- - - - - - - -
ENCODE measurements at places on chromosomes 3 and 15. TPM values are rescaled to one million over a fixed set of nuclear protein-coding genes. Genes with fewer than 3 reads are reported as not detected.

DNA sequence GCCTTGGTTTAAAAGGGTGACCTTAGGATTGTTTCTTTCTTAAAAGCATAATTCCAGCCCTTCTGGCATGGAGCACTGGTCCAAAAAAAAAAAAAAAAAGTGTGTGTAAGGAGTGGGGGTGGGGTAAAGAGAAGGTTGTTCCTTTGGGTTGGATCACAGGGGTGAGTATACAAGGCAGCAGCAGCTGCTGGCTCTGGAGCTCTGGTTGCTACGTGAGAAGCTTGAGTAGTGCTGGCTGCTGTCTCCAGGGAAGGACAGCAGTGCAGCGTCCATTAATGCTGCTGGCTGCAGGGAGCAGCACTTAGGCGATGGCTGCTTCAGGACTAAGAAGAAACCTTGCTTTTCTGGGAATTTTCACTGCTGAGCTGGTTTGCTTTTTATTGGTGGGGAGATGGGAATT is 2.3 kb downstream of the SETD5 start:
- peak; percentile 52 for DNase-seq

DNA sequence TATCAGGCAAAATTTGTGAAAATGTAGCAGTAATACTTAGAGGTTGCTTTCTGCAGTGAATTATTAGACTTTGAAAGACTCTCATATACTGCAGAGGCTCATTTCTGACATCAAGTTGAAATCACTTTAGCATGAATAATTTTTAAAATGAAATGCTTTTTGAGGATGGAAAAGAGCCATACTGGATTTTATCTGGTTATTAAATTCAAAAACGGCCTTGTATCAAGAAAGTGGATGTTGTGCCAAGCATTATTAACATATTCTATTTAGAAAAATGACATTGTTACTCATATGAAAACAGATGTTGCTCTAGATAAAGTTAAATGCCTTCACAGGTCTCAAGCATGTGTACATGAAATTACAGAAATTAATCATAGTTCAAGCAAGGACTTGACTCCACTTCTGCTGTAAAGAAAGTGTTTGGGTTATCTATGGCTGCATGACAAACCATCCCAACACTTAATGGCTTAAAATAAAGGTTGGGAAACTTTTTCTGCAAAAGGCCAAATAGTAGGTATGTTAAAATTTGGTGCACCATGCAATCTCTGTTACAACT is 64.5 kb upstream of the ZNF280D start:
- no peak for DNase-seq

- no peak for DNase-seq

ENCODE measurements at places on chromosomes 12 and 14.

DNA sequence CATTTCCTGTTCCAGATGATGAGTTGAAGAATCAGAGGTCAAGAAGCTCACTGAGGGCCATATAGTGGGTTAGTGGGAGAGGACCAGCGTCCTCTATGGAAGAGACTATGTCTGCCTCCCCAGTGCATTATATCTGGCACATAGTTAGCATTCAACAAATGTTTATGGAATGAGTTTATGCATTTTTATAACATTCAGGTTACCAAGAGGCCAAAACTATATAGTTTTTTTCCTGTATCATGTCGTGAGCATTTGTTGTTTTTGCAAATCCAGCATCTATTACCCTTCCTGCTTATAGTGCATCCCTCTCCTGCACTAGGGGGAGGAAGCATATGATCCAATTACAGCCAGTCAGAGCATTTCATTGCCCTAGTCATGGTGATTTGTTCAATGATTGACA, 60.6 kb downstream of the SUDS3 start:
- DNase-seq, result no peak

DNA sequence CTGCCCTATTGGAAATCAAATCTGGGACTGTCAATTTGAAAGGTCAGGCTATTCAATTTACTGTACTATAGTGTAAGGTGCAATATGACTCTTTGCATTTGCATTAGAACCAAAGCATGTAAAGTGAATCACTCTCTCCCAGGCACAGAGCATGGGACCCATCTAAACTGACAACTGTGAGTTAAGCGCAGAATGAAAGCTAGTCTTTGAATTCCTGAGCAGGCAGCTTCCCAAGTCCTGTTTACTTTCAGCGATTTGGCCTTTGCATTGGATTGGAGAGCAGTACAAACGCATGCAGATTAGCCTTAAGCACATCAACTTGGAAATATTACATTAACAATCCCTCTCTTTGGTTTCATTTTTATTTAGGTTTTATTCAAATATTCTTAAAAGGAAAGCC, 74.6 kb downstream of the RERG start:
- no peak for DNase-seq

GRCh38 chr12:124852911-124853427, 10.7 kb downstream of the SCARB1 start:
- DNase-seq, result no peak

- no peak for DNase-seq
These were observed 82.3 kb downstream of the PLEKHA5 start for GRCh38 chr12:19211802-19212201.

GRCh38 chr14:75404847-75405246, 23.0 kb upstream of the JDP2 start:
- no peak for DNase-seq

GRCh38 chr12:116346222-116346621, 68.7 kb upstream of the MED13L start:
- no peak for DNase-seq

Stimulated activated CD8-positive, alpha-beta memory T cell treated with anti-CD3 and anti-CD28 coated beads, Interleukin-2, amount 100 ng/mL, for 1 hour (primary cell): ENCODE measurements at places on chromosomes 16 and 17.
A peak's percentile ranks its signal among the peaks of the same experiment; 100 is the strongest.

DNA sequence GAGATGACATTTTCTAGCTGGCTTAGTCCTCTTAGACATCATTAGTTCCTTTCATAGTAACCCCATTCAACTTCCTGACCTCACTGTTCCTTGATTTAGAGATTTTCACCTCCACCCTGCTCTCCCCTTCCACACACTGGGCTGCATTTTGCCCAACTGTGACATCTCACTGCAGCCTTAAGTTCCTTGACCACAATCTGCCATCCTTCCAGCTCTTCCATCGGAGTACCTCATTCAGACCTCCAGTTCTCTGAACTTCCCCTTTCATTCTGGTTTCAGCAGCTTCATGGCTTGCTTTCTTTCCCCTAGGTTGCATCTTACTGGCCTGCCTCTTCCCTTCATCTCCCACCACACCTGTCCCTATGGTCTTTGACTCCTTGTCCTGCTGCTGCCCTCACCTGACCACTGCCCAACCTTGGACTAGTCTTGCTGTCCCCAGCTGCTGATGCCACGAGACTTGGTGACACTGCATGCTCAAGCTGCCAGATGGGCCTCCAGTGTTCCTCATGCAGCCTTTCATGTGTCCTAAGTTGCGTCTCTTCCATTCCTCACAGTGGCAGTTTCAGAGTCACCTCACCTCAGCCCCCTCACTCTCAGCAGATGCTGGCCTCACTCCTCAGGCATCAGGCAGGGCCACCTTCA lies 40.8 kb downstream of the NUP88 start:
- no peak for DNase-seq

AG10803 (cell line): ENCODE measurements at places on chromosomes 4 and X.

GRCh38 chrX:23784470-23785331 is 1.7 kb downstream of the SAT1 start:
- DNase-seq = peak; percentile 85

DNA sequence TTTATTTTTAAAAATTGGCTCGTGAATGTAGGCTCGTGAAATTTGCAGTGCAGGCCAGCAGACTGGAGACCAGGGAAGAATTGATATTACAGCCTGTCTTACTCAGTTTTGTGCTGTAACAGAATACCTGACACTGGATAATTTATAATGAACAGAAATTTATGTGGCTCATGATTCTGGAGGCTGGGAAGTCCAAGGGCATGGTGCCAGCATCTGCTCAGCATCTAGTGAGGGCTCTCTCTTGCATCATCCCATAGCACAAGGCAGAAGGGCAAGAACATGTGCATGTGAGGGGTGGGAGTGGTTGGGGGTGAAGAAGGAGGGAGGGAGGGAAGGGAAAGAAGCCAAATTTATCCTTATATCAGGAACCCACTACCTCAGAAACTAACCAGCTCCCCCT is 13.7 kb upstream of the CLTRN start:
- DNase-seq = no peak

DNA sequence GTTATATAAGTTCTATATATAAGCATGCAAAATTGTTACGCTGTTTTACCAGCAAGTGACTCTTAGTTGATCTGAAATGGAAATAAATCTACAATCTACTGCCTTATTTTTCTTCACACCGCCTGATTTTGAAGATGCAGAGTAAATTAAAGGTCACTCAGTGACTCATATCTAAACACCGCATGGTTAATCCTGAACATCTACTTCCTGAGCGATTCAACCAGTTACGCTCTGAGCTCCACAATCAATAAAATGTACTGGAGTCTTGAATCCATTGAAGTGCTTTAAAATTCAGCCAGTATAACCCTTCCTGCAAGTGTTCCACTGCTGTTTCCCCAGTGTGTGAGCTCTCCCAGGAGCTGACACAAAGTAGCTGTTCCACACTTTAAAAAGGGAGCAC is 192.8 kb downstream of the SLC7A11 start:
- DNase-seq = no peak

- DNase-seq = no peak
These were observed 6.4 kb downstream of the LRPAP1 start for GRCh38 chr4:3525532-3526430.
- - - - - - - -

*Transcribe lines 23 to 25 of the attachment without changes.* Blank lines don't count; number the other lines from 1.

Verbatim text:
- no peak for DNase-seq

AG10803 (cell line): ENCODE measurements at places on chromosomes 4 and X.

GRCh38 chrX:23784470-23785331 is 1.7 kb downstream of the SAT1 start: